A recent meeting of countries participating in a new Western Hemisphere trade and economic cooperation initiative offered few details about what it will include and when it might be implemented.
The Americas Partnership for Economic Prosperity was first announced nearly a year ago but has been largely moribund since as the Biden administration has largely focused on the Indo-Pacific Economic Framework. With IPEF talks now possibly nearing conclusion, the U.S. hosted an inaugural summit of APEP leaders Nov. 3 in an apparent effort to get the initiative moving.
A White House fact sheet said the leaders – representing Barbados, Canada, Chile, Colombia, Costa Rica, the Dominican Republic, Ecuador, Mexico, Panama, Peru, Uruguay, and the U.S. – directed their ministers to develop and implement a focused set of initiatives and actions in three areas: trade, foreign affairs, and finance.
On trade, leaders urged “inclusive and sustainable approaches to trade and investment that will support regional sustainable development and resilient supply chains for goods and services, enhance a predictable and transparent regulatory environment that can boost trade flows, and remove barriers to greater economic integration among our countries.” Efforts will focus first on regional implementation of the World Trade Organization Agreement on Trade Facilitation as well as digitization of customs mechanisms.
On foreign affairs, ministers were directed to prioritize collaborative initiatives aimed at fostering inclusive growth; advance projects and initiatives that will help improve access to healthcare, potable water, clean energy, food, and nutritional security as well as support smart agriculture and protect against climate change; and explore ways to deepen existing commitments to anti-corruption and transparency efforts. On finance, ministers were asked to accelerate efforts to increase the quality and quantity of financing for the Americas and to advance the evolution of multilateral development banks to better address national and cross-border development challenges.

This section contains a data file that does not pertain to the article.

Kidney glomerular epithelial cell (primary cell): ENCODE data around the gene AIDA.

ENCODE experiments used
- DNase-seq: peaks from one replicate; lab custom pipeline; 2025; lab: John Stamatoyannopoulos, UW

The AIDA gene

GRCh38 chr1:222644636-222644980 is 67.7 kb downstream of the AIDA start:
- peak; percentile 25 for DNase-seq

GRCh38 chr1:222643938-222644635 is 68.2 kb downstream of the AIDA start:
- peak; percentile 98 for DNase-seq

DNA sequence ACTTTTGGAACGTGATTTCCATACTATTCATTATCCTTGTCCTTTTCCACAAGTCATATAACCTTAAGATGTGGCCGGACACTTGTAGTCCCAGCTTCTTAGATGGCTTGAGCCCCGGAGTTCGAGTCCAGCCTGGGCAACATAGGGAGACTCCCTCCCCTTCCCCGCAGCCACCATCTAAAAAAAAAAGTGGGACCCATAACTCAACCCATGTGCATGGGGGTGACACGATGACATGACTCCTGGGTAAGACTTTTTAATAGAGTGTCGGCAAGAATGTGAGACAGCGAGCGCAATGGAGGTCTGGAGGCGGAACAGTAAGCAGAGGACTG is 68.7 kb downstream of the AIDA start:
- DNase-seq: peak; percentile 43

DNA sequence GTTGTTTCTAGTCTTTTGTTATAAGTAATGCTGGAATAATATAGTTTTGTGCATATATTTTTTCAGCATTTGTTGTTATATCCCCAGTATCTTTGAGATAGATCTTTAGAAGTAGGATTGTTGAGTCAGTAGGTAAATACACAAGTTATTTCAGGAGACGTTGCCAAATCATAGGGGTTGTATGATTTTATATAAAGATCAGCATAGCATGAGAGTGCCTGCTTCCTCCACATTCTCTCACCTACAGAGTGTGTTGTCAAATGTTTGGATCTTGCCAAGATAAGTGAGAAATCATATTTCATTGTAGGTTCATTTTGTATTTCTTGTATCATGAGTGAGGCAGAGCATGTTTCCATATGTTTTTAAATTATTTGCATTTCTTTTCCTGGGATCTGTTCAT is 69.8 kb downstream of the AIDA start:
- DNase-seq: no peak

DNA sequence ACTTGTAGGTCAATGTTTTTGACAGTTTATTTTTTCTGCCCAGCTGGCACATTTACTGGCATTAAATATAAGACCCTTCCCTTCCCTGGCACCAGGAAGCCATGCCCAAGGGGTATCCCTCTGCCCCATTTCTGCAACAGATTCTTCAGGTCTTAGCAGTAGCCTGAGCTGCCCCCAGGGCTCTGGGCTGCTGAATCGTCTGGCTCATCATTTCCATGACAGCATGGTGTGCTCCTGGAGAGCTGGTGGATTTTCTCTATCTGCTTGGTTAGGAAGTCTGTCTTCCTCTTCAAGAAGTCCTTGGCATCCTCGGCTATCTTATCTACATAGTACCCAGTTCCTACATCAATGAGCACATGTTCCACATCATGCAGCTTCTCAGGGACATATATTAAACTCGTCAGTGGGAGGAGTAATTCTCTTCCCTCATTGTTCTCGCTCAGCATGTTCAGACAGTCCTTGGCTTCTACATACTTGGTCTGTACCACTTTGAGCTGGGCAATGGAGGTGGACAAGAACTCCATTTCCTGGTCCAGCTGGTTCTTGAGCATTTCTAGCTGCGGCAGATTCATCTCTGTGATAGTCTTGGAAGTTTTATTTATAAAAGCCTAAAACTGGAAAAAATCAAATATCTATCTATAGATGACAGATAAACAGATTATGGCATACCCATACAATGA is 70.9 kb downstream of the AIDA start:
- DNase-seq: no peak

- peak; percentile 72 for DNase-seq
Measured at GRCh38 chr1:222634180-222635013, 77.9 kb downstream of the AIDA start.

A senior Biden administration official added that supply chain competitiveness “is going to be one of the most important policy areas” that APEP addresses and “will be cross-cutting on those three tracks.” The official said participants will initially focus these efforts on clean energy, semiconductors, and medical supplies.
However, none of these efforts have formally begun yet and it appears they could take some time. The White House noted that a mechanism for consultations must still be established (meaning it is unclear when actual negotiations might begin), that ministers plan to meet annually “to ensure progress,” and that leaders will meet every two years “to update our collective priorities.”
In the meantime, the U.S. announced a number of efforts in support of APEP, including a new investment platform to channel billions of dollars in financing to “help build the modern ports, clean energy grids, and digital infrastructure necessary for a competitive and resilient economy.” President Biden said this initiative aims to “make sure that our closest neighbors know they have a real choice between debt-trap diplomacy,” an obvious reference to China’s Belt and Road Initiative, and “high-quality transparent approaches to infrastructure and to development.”
For more information on APEP and how your company can ensure its priorities are addressed, please contact Nicole Bivens Collinson at (202) 730-4956 or via email.
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